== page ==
celeBritys4africA on October 11, 2011:
I discover new things, a very informative lens.
anonymous on October 06, 2011:
My class used this site for facts on anmals. THIS SITE ROCKS!!!!!!!!!!!!!!!
rangiiria on August 11, 2011:
This lens deserves a purple star. Well done :)
Renaissance Woman from Colorado on August 10, 2011:
Congrats on your Purple Star! Very interesting lens. Thanks for educating us all about the uniqueness of the Spirit Bear. Beautiful creature that deserves our protection. *Blessed*
onlinemba on May 16, 2011:
Thanks for sharing such useful information
RinchenChodron on April 23, 2011:
Very interesting - NOT an albino! Thanks for this educational lens.
imolaK on April 10, 2011:
Another great and informative lens! Blessed!
SylviaRolfe on March 28, 2011:
You are obviously an animal lover, kudos for a great lens. I love animals too, that's why I am trying to shut down this "zoo" http://www.squidoo.com/shut-down-guzoo
Delia on March 17, 2011:
Congrats, Great Purple Star lens! Wonderful images on this lens and very interesting information...We had the White Buffalo born in our town...
Tagsforkids on March 17, 2011:
Wonderful lens. Conrats on a well deserved Purple Star!
sukkran trichy from Trichy/Tamil Nadu on March 12, 2011:
congrats for the purple.
Indigo Janson from UK on February 17, 2011:
I had never heard of the Spirit or Ghost Bear. It's beautiful! How sad that the little bear was orphaned though.
anonymous on January 20, 2011:
@anonymous: me too
ZoeNature on November 14, 2010:
Such a beautiful lens! Thank you for sharing this wonderful info on the Spirit Bear!
KimGiancaterino on October 07, 2010:
Thanks for all you do to help bears. I'm sure you were heartbroken about the mother bear being killed by a vehicle. It's a sad story and shows why people should interfere as little as possible with wild animals.
anonymous on March 23, 2010:
Enjoyed the lens, thank you for putting it together.
Patricia on March 19, 2010:
Wonderful lens! Blessed and enjoyed it!
anonymous on February 17, 2010:
Im just on here for a school thing...we are reading the book 'Touching Spirit Bear'...our teacher is making us look on this website to find information on "Spirit Bears".
julieannbrady on January 02, 2010:
Ah, dropped by as the spirit was moving me today. Always loved this lens and wanted to take a moment to say HEY and thank you for everything. May you have a remarkable journey this year my dear. Happy new year and hugeroonies! ;)
anonymous on November 12, 2009:
spirit bears r a rare subspecies of the american black bear, which needs to be protected and not hunted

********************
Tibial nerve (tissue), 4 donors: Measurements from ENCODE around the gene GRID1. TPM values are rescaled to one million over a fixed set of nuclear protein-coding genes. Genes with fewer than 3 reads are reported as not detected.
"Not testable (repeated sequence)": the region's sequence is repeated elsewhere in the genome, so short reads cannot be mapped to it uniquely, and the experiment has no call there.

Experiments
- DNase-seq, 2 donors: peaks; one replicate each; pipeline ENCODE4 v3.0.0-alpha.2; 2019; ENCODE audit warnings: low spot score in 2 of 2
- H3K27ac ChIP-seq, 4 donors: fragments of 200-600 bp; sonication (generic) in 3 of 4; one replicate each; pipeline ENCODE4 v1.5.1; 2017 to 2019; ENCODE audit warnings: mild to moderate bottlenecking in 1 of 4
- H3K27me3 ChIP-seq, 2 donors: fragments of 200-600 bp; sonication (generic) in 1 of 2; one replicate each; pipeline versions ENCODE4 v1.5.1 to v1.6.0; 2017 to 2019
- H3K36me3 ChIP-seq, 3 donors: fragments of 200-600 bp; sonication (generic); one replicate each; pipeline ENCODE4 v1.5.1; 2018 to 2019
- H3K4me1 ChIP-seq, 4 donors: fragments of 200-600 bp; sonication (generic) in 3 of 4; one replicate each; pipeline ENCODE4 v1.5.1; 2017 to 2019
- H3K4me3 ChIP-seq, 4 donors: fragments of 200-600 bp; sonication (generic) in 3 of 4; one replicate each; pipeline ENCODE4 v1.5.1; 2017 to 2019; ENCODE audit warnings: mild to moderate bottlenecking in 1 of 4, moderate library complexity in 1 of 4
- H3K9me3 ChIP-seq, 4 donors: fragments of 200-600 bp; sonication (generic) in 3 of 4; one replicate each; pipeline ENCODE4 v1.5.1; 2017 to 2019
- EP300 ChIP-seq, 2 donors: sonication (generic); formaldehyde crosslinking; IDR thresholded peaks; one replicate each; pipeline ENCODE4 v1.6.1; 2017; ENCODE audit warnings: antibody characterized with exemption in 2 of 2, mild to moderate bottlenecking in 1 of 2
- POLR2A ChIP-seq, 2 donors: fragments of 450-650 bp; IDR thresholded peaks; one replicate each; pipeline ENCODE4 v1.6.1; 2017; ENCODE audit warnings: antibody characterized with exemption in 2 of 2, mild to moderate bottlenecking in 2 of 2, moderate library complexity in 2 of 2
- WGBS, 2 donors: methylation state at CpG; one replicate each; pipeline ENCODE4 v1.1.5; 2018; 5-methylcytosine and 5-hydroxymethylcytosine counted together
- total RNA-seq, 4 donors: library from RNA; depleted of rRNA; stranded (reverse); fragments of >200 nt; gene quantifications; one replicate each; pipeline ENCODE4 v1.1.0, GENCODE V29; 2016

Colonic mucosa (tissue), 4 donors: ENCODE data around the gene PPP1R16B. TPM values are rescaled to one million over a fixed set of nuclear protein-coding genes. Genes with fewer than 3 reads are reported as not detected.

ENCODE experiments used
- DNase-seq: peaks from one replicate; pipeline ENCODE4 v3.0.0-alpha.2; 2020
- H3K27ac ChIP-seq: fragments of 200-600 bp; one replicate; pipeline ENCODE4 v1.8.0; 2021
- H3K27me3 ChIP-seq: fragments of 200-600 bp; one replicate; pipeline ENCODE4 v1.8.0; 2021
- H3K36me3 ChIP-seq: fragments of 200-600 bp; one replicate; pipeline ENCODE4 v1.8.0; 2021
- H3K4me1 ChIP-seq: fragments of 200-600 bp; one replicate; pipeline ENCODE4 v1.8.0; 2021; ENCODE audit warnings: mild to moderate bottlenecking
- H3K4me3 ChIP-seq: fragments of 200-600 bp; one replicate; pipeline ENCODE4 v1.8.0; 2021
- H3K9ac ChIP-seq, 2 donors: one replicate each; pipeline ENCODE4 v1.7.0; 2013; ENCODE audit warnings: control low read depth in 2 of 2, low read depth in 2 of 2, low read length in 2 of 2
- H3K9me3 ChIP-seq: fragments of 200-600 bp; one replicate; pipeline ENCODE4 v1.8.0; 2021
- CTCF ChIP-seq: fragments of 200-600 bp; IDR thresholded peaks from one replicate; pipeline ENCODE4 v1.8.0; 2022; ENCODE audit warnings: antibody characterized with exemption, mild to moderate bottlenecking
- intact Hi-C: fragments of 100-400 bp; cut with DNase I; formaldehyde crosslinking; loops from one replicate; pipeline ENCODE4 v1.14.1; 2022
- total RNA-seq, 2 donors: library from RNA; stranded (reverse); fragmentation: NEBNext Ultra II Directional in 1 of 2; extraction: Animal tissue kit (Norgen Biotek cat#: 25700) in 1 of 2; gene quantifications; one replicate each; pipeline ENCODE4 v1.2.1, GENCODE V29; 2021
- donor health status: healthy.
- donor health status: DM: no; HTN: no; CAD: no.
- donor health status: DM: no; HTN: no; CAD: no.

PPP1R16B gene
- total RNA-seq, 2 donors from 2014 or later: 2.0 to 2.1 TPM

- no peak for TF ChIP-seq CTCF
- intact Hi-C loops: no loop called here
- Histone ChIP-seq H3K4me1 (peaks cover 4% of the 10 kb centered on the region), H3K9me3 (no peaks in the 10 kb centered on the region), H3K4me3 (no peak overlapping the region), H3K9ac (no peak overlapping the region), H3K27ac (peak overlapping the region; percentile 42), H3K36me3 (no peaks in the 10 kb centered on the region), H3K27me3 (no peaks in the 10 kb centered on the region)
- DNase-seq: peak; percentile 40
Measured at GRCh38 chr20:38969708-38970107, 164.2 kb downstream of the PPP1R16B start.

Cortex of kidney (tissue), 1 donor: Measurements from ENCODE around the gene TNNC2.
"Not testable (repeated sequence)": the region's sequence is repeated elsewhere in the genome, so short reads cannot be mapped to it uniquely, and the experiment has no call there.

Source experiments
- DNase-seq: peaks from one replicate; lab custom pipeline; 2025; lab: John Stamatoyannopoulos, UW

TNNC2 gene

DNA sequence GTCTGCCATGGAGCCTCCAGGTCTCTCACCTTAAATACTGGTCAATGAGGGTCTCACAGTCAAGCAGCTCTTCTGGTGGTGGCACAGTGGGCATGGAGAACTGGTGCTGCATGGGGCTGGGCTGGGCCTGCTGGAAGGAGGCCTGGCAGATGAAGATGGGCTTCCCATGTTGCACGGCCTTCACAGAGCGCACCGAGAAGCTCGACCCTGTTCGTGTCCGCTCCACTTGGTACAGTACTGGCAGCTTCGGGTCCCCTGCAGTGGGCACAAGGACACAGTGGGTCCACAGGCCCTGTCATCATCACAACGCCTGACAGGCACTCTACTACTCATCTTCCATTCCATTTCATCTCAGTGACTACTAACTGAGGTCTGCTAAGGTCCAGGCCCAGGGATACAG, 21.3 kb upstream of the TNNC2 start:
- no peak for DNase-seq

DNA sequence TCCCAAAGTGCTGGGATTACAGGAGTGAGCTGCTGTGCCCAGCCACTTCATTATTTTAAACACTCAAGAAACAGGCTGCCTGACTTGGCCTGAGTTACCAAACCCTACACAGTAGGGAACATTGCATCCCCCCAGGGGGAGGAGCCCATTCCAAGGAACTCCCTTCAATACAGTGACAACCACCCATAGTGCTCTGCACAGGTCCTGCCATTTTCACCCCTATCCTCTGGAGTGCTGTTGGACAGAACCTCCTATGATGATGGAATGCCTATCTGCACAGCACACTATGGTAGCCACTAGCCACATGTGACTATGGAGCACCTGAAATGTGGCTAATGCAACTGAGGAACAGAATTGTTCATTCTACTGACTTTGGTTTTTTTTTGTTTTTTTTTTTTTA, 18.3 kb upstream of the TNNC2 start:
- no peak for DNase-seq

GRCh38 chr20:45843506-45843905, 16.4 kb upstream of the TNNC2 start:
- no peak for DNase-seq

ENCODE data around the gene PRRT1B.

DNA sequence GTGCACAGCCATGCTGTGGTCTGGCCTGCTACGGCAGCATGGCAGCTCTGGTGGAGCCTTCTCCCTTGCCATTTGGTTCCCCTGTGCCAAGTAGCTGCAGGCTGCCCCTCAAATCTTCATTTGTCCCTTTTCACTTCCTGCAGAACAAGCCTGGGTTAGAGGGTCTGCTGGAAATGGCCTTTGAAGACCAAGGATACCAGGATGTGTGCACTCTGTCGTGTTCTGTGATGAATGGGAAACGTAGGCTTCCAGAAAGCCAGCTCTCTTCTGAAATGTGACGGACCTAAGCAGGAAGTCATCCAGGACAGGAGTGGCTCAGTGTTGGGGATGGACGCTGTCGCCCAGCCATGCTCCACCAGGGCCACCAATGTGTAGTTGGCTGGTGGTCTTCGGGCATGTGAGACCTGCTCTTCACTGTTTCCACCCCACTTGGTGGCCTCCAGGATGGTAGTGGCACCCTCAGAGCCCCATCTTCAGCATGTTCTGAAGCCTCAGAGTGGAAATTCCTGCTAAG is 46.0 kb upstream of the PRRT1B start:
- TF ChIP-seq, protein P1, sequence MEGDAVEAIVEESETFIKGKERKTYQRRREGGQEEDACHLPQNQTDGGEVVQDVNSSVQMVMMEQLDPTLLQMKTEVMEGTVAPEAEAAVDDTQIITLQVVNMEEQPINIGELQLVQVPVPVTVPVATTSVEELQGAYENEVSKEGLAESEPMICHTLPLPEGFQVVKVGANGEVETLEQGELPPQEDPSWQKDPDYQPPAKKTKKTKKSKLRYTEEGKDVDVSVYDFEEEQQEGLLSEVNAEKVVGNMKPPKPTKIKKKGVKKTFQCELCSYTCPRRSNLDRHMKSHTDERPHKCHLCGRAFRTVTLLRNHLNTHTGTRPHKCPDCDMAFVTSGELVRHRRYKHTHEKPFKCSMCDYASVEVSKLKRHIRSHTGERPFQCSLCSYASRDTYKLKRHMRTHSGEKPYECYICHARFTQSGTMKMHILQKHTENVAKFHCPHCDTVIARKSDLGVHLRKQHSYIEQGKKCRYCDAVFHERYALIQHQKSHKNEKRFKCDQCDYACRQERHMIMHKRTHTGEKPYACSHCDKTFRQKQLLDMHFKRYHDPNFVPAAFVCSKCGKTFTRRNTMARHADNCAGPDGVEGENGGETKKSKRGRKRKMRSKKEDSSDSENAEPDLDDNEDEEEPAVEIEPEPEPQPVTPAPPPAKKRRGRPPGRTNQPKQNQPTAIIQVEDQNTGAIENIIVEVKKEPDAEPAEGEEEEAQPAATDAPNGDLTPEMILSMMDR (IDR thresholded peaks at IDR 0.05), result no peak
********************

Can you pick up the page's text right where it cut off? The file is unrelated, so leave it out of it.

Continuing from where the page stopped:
wilddove6 on November 06, 2009:
Thank you for a beautiful look at a magnificent bear!
BC is my home territory
Rhonda Albom from New Zealand on October 22, 2009:
Beautiful lens. Blessed by a squidoo angel.
julieannbrady on October 16, 2009:
Blessings to YOU my dear! Squid Angel blessed today.
Butch-1 on May 23, 2009:
Hi this is Butch and I have a short video of a kermode Bear. My family got it last summer on the way to Terrace from Smithers.I was going to show it on a lens. Then I found this lens and if you contact me I can let you use it .Bruce Mackay
Frankie Kangas (author) from California on May 01, 2009:
[in reply to Brian] Brian, Thanks for the "rest of the story" as Paul Harvey would say. I included the info in the module above with the photos. Thanks again!
anonymous on April 26, 2009:
The black bear with white cub photo was taken in 2004, but from manitoba not from BC or WI. There is an article in the International Bear News, 2004, vol 13 #4, a members newsletter for the International Association for Bear Research and Management (IBA). To summarize, the sow and white cub were first seen in June 2004 feeding on roadside garbage ini land between lake Winnipegosis and Cedar Lake, Manitoba. Photos were published, media hailed a 'rare albino' (though told it was likely not). The area became popular, with people bringing food to attract the bear, and on July 11 the mother was struck and killed by a vehicle. The cub was accepted by Winnipeg's Assiniboine Park Zoo. The Chemawawin Cree Nation named it Maskwa (Cree for bear). Tests were run to determine if the cub had the same double-recessive coloration gene that make Kermode bears white, but I don't know the results of that test.
You might consider the IBA's Bear Conservation Fund to support bear research?
anonymous on February 23, 2009:
This is a lovely lens. The bears are too!
anonymous on February 12, 2009:
we are doing a report on theme for a book
Christobal on November 30, 2008:
cool lens. i didn't know much about spirit bears before this... we're gonna also check out the movie about spirit bears that you have here. thanks for sharing.
kautagne on November 20, 2008:
Wow! Keep up the excellent work Frankie! Another fabulous 5 star lens, and a great addition to my "favorites".
lifecellcream1 on November 18, 2008:
Wow. Great job on these beautiful bears.
CherylStoney on November 17, 2008:
What beautiful bears. Never heard of them before but am glad I know about them now. Thanks for all you do for the bears!
Evelyn Saenz from Royalton on November 17, 2008:
Another beary nice lens.
Yvonne L B from Covington, LA on November 17, 2008:
Another great animal lens. Welcome to the Naturally Native Squids group. Don't forget to add your lens link to the appropriate plexo and vote for it.
Oran-Kangas on November 16, 2008:
Another great bear lens, Frankie. Bear hugs to you too, Oran
Kirsti A. Dyer from Northern California on November 16, 2008:
Beautiful lens. Thank you for including the donation part to Heifer International so it can be added to the Month of Thanks Challenge.